Middle School Students Examine Water Quality with Hydrolab

By Cindy Byers

Enthusiasm was bubbling over as students from Rosholt Middle School in Rosholt, Wisconsin, and students from Prairie River Middle School in Merrill, Wisconsin, prepared for outside lab work with hydrosondes loaned to them by the EPA. It was time for their students to get a chance to use the equipment used by scientists to test the water quality of streams near their schools.

Both middle school teachers, Cindy Byers and Lynn Kurth, had been participants in the COSEE Shipboard and Shoreline Science Workshop aboard the R/V Lake Guardian on Lake Superior in July of 2011 where they used the hydrosonde during their research project onboard. Their training and new association with professionals from Sea Grant and the EPA, also on the cruise, made it possible for them to borrow and facilitate the use of this equipment with their students.

It was off to the stream. Students had been trained in the classroom about how to use the equipment and what the results might indicate. They were excited to see if the chlorophyll a they had learned about was at elevated levels in the water near the school and they were curious about what the dissolved oxygen might be in one part of the creek compared to that in the mill pond.

Armed with data sheets, the students all had jobs such as cable attachment master, line deployment, and official data keeper. All eyes were focused on the hydrosonde as it was lowered into the stream. The culmination of the students' and their teachers' training made this exciting moment come alive. They were real scientists collecting real data from equipment used by professionals. Their data would be recorded, analyzed and then shared, a process they had learned that all scientists were involved in.

After returning to the classrooms for analysis, these four different 7th and 8th grade classes will be meeting virtually using Skype with the students from the other school to compare their findings. Their teachers are proud to have generated the excitement of place-based investigations while their classes met Wisconsin Standards as listed below. All of this was made possible because of the training the teachers received this summer and the EPA's Hydrolab loan program. It was an experience that their students will always remember and, the teachers hope, will make them more conscious of the quality of water around them.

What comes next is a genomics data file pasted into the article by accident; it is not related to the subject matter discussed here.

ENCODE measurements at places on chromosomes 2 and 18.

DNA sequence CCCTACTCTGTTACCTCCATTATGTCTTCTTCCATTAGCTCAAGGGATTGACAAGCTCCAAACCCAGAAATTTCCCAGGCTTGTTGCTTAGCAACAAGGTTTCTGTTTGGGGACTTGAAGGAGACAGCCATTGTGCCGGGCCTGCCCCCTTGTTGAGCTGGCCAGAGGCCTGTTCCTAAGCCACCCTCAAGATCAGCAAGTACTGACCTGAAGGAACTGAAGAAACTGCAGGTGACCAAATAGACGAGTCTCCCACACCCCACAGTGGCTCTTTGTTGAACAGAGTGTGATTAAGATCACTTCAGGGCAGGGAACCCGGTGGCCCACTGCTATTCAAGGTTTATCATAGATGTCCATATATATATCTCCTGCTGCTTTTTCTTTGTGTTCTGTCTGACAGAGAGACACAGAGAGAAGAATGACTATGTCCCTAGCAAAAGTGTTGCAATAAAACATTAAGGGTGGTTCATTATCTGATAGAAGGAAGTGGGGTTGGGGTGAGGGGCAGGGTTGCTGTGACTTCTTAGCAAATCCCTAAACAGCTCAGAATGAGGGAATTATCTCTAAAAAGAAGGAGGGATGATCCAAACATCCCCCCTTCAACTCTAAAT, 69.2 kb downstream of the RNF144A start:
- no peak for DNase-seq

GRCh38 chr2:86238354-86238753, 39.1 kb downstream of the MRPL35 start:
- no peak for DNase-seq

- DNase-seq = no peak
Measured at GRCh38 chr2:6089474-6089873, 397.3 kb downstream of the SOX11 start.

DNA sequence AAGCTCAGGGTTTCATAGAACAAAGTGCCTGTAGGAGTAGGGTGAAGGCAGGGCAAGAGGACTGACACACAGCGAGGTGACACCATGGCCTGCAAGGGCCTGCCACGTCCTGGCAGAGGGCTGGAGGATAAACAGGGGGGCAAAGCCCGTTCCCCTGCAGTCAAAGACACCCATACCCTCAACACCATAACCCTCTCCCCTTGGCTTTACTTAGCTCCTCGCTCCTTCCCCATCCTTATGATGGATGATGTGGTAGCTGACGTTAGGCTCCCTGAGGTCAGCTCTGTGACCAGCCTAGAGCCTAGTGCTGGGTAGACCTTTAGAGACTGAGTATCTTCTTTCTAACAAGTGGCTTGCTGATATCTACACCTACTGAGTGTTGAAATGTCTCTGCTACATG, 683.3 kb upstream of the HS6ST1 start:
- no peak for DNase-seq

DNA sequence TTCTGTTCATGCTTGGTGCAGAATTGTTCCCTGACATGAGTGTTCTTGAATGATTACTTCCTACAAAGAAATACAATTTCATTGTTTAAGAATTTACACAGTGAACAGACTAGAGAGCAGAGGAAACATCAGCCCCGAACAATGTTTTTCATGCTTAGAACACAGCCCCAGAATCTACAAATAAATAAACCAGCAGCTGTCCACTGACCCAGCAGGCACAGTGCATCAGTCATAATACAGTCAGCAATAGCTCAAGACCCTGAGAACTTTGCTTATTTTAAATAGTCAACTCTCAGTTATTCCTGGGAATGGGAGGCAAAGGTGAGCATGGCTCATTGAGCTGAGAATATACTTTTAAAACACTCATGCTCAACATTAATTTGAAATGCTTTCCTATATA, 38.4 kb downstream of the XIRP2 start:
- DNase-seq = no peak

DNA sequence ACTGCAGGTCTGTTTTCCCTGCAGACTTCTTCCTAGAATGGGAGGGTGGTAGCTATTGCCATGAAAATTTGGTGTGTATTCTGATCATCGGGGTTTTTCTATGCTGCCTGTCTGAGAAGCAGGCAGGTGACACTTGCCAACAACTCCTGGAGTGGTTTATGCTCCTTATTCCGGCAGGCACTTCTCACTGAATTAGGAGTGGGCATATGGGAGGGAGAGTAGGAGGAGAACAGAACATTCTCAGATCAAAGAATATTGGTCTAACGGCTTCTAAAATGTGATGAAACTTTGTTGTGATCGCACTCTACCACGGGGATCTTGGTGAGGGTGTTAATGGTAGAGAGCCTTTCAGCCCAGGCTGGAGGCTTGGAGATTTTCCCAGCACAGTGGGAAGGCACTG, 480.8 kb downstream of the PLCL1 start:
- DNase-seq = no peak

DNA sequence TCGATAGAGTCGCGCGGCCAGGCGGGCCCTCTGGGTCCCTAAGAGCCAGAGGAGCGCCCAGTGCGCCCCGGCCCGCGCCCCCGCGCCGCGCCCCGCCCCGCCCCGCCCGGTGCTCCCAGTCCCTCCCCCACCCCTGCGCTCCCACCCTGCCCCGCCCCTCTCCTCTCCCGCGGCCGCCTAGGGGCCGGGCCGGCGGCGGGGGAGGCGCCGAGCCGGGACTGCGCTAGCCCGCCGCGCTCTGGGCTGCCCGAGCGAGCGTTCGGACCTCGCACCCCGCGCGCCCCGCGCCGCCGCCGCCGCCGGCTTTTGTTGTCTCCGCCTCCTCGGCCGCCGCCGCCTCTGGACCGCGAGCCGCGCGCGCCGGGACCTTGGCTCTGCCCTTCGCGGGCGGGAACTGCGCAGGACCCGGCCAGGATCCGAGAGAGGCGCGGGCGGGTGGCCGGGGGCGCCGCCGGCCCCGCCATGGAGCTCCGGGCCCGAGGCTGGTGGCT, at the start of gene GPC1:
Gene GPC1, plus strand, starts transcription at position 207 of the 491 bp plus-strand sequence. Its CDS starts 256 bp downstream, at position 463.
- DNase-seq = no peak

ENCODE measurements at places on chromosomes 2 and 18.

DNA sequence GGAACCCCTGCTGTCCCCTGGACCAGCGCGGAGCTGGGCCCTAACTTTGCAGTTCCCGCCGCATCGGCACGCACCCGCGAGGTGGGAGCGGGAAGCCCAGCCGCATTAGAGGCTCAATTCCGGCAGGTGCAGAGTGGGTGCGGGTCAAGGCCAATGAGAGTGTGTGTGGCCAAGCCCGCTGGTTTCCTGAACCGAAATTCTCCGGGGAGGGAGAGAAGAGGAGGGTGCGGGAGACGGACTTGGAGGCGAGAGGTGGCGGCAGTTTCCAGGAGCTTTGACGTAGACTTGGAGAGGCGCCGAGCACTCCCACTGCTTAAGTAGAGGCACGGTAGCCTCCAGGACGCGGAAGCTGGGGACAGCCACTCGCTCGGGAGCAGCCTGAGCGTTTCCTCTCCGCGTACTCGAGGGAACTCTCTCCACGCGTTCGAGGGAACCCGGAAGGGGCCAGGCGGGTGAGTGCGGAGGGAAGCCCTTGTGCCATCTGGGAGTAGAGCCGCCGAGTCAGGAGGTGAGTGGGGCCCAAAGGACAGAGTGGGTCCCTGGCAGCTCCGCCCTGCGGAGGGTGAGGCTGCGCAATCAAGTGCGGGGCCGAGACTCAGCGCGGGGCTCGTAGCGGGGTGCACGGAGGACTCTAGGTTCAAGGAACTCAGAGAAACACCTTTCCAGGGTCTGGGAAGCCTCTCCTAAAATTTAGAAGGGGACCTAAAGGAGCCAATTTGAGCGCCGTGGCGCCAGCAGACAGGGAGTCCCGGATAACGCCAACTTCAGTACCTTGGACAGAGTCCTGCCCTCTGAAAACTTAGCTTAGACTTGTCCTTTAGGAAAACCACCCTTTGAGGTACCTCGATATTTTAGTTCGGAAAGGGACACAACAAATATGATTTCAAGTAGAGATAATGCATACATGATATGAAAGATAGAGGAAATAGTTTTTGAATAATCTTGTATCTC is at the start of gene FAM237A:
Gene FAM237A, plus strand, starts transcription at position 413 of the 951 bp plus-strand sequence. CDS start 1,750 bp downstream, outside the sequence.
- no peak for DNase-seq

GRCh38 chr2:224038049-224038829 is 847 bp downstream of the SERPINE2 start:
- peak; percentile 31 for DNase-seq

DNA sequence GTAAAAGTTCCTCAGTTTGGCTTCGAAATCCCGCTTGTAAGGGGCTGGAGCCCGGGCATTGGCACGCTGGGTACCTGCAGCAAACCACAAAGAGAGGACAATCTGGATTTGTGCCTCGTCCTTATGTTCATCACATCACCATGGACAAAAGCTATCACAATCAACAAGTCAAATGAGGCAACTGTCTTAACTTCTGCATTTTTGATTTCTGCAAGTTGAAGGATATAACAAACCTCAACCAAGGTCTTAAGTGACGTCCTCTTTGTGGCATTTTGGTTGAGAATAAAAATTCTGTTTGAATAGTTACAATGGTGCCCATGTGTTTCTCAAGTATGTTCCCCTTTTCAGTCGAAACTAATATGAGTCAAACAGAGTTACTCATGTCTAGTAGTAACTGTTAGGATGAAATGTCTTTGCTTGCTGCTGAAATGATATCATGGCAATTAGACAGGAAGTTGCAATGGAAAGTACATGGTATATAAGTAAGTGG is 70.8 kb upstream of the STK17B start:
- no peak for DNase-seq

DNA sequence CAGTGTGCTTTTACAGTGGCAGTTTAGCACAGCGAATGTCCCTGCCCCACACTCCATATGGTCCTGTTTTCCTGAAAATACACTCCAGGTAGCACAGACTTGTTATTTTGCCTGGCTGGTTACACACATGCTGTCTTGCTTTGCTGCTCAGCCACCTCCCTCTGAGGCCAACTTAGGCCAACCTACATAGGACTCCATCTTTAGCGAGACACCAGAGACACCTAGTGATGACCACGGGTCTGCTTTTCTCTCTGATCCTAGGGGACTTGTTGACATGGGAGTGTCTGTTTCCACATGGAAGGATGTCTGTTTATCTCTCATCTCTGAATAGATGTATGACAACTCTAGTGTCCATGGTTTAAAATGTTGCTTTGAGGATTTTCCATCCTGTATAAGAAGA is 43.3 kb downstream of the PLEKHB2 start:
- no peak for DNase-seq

Wisconsin State Standards


B.8.5 Explain ways in which science knowledge is shared, checked, and extended, and show how these processes change over time

B.8.6 Explain the ways in which scientific knowledge is useful and also limited when applied to social issues

C.8.1 Identify* questions they can investigate* using resources and equipment they have available

C.8.2 Identify* data and locate sources of information including their own records to answer the questions being investigated

C.8.3 Design and safely conduct investigations* that provide reliable quantitative or qualitative data, as appropriate, to answer their questions

C.8.4 Use inferences* to help decide possible results of their investigations, use observations to check their inferences

C.8.8 Use computer software and other technologies to organize, process, and present their data

C.8.9 Evaluate*, explain*, and defend the validity of questions, hypotheses, and conclusions to their investigations*

C.8.10 Discuss the importance of their results and implications of their work with peers, teachers, and other adults

C.8.11 Raise further questions which still need to be answered

E.8.3 Using the science themes during the process of investigation, describe climate, weather, ocean currents, soil movements and changes in the forces acting on the earth

F.8.9 Explain how some of the changes on the earth are contributing to changes in the balance of life and affecting the survival or population growth of certain species

G.8.7 Show* evidence* of how science and technology are interdependent, using some examples drawn from personally conducted investigations*

Technology standards

A.8.2 Explain the need for and application of knowledge and skills from other disciplines when engaging in technological activities

A.8.2 Explain the need for and application of knowledge and skills from other disciplines when engaging in technological activities

Environmental Education Standards

A.8.1 Identify environmental issue* questions that can be investigated using resources and equipment available (see SC Inquiry; LA Research)

A.8.2 Collect information from a variety of resources, conduct experiments, and develop possible solutions to their investigations*

A.8.3 Use techniques such as modeling and simulating to organize information gathered in their investigations* (see Mathematics [MA] Process)

A.8.4 Use critical-thinking strategies to interpret and analyze gathered information (see SC Inquiry)

A.8.5 Use the results of their investigations* to develop answers, draw conclusions, and revise their personal understanding

A.8.6 Communicate the results of investigations* by using a variety of media and logically defend their answers (see LA Writing; Math [MA] Process)

B.8.18 Identify major air, water, or land pollutants and their sources

B.8.19 Distinguish between point* and nonpoint source* pollution*

B.8.22 Identify careers related to natural resources* and environmental concerns (see SC Applications)

B.8.23 Identify governmental and private agencies responsible for environmental protection and natural resource* management

C.8.2 Use environmental monitoring techniques; such as, observations, chemical analysis, and computer mapping software to collect data about environmental problems* (see LA Media and Technology; MA Measurement)